Improving Student Learning in a Fully Online Teacher Leadership Program: A Design-Based Approach

Improving Student Learning in a Fully Online Teacher Leadership Program: A Design-Based Approach

Scott L. Day (University of Illinois Springfield, USA), Leonard Bogle (University of Illinois Springfield, USA), Karen Swan (University of Illinois Springfield, USA), Daniel Matthews (University of Illinois Springfield, USA) and Emily Boles (University of Illinois Springfield, USA)
DOI: 10.4018/978-1-4666-1906-7.ch021
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This chapter describes how faculty in a fully online Master’s program in teacher leadership are using a design-based approach, grounded in theory and informed by data, to iteratively improve core courses and student learning from them. Specifically, the authors revised their courses to meet Quality Matters (QM) standards for online course design, and then made incremental and ongoing revisions focused on course implementation and based on student responses to the Community of Inquiry (CoI) survey. The first part of the chapter describes the online program in which course improvements are taking place, and the QM and CoI theoretical frameworks. In the main body of the chapter, specific course revisions are discussed and initial findings reported which show significant improvements in student outcomes as a result of these revisions. This section also describes the design-based approach the authors adopted and provides recommendations for others who might want to similarly improve individual courses or program offerings as a whole. The chapter closes with a brief discussion of directions for future research and conclusions, which highlight what the authors believe are the most important aspects of this work.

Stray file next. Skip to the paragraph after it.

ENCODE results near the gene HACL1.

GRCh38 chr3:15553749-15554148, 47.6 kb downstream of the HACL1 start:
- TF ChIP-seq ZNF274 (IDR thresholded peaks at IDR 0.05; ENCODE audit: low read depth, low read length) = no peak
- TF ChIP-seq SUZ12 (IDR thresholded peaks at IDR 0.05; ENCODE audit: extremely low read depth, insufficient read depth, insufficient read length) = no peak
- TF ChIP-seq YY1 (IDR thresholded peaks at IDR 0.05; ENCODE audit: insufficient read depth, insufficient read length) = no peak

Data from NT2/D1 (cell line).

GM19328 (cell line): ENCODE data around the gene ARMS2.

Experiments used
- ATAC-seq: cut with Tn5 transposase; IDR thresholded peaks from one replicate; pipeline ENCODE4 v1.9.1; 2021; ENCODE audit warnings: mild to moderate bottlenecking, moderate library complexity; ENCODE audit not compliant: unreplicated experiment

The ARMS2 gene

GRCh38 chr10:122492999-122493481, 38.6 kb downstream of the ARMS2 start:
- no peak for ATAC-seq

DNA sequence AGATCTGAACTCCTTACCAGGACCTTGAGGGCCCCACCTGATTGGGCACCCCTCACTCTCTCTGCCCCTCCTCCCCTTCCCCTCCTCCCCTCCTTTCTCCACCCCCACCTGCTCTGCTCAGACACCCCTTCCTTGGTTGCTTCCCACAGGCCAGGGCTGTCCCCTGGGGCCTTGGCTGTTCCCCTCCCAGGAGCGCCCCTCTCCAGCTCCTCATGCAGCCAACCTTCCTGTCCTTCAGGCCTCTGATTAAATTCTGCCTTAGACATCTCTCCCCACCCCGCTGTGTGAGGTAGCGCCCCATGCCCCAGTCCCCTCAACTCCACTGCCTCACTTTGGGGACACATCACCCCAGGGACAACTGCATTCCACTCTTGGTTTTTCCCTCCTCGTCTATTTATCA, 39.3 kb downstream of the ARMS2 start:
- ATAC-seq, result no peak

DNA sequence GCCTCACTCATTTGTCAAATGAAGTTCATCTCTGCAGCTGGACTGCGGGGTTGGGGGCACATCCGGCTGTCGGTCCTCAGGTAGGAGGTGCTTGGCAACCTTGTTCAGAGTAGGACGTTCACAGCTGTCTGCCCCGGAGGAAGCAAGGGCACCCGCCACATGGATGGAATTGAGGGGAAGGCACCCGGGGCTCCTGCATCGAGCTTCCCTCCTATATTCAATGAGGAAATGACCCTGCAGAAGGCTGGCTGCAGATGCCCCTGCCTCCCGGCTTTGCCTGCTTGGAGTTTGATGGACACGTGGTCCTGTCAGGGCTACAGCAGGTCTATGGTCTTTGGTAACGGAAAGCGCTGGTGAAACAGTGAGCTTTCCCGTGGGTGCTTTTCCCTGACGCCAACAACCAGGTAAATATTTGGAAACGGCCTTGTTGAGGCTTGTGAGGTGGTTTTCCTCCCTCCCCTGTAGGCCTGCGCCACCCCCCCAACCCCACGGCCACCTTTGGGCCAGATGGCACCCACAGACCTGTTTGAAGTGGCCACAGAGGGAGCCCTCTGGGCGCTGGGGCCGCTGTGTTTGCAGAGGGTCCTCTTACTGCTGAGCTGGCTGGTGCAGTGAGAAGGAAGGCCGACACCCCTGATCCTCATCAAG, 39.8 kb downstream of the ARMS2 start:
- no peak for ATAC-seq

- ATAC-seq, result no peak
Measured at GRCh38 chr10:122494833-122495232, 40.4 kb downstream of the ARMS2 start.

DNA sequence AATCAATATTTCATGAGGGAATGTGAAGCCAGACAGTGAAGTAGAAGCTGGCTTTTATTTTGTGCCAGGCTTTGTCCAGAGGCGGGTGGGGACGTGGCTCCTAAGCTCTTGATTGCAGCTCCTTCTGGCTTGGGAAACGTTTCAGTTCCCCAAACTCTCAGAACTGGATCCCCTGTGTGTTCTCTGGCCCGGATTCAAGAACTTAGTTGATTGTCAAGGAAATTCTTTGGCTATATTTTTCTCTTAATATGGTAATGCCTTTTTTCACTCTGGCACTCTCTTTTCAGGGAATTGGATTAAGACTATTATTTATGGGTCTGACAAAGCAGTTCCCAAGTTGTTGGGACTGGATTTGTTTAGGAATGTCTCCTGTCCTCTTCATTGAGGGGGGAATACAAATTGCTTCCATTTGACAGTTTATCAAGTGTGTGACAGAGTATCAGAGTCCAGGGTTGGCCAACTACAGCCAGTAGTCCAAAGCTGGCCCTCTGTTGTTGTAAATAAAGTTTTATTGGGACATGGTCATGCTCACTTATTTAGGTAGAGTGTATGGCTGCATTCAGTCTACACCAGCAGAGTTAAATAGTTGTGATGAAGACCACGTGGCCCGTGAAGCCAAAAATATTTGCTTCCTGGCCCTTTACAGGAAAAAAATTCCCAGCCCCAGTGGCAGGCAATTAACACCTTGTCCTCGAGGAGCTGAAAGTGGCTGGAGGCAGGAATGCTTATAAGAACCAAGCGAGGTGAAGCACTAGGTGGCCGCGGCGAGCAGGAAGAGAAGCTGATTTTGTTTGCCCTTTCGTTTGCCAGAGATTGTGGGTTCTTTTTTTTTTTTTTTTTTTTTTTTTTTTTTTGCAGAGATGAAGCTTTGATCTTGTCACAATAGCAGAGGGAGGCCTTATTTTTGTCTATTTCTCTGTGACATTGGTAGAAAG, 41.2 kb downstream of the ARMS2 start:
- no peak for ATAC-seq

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In the past ten years, the number of higher education institutions offering online courses has increased dramatically; in fall 2010, for example, 31% of all higher education students, over 6.1 million students, took at least one online course (Allen & Seaman, 2011). Given the rapid growth of online education and its importance for postsecondary institutions, it is imperative that institutions of higher education provide quality online programs (Kim & Bonk, 2006). At the same time, state requirements for the improvement of teacher education programs are also increasing. In response to the U.S. Department of Education Title II guidelines and state regulations for teacher certification, teacher preparation programs are embracing the use of technology more readily. Online instructional delivery is one model with which schools of education have experimented in response to this mandate for change (Ragan, Lacey & Nagy, 2002).

This chapter will demonstrate how the Quality Matters (QM) and Community of Inquiry (CoI) frameworks can be applied at the program level to enhance curriculum development and maintain programmatic rigor when evaluating and updating course material for a teacher leadership program. First, we summarize the QM and CoI frameworks. We then describe how the QM standards were applied to individual core courses in the Teacher Leadership program to ensure they had high quality designs. We then describe how the CoI survey was employed across subsequent semesters to improve the implementation of these courses and ensure the development of social, cognitive, and teaching presence within them. We conclude with practical advice for others desiring to make substantive improvements in online learning at the programmatic level.

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